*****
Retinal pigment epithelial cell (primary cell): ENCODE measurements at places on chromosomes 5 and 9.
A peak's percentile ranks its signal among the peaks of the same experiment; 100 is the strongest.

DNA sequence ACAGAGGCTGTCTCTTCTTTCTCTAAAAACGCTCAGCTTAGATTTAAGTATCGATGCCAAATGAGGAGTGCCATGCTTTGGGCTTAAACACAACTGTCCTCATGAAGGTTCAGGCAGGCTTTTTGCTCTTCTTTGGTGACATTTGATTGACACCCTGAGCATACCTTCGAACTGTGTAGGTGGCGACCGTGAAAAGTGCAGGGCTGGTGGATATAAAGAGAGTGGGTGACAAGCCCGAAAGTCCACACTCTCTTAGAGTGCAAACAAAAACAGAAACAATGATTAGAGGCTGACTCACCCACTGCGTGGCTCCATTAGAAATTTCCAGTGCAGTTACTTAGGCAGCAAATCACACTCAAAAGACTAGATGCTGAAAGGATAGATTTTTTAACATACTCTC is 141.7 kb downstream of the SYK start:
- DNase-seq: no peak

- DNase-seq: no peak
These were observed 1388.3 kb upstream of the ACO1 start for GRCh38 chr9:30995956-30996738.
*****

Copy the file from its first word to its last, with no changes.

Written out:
Retinal pigment epithelial cell (primary cell): ENCODE measurements at places on chromosomes 5 and 9.
A peak's percentile ranks its signal among the peaks of the same experiment; 100 is the strongest.

DNA sequence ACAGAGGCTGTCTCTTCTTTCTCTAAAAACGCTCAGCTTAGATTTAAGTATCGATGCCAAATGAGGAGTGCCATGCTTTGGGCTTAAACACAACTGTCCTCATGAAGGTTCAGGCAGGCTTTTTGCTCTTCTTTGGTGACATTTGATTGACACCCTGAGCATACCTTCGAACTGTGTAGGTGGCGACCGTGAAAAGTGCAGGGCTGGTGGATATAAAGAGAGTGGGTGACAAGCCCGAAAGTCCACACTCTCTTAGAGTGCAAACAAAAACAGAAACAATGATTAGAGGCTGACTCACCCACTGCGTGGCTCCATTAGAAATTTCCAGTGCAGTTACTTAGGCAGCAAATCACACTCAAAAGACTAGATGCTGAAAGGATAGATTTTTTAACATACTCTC is 141.7 kb downstream of the SYK start:
- DNase-seq: no peak

- DNase-seq: no peak
These were observed 1388.3 kb upstream of the ACO1 start for GRCh38 chr9:30995956-30996738.